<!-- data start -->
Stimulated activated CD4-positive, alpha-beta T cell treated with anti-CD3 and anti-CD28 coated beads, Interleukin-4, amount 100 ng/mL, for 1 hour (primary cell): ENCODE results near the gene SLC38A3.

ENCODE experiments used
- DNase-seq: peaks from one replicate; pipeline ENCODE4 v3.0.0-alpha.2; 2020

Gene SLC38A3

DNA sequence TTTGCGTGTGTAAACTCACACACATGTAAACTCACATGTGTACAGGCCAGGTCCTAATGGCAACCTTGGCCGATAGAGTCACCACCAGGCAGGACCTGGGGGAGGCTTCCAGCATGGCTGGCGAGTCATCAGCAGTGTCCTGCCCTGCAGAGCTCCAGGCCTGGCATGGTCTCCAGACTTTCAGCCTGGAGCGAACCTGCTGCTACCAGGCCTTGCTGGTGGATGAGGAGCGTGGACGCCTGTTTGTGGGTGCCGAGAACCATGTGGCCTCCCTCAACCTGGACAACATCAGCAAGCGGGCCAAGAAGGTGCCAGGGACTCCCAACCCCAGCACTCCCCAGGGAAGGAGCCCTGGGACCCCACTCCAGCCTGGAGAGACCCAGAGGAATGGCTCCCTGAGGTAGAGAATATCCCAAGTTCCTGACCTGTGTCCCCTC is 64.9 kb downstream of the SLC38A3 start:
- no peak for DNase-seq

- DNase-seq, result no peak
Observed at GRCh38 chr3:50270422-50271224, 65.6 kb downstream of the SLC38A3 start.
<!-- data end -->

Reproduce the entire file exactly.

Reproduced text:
Stimulated activated CD4-positive, alpha-beta T cell treated with anti-CD3 and anti-CD28 coated beads, Interleukin-4, amount 100 ng/mL, for 1 hour (primary cell): ENCODE results near the gene SLC38A3.

ENCODE experiments used
- DNase-seq: peaks from one replicate; pipeline ENCODE4 v3.0.0-alpha.2; 2020

Gene SLC38A3

DNA sequence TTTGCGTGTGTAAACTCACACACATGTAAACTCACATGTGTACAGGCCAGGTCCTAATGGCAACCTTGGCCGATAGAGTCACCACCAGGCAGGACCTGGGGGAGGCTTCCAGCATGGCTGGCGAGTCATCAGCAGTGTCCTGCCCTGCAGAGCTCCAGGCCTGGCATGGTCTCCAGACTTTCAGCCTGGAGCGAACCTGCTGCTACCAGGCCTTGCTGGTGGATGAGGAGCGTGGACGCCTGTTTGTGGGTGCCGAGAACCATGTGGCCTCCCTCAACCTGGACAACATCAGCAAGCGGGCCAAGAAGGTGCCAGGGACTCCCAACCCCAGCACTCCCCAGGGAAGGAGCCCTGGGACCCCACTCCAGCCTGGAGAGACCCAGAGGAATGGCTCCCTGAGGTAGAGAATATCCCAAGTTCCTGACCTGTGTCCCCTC is 64.9 kb downstream of the SLC38A3 start:
- no peak for DNase-seq

- DNase-seq, result no peak
Observed at GRCh38 chr3:50270422-50271224, 65.6 kb downstream of the SLC38A3 start.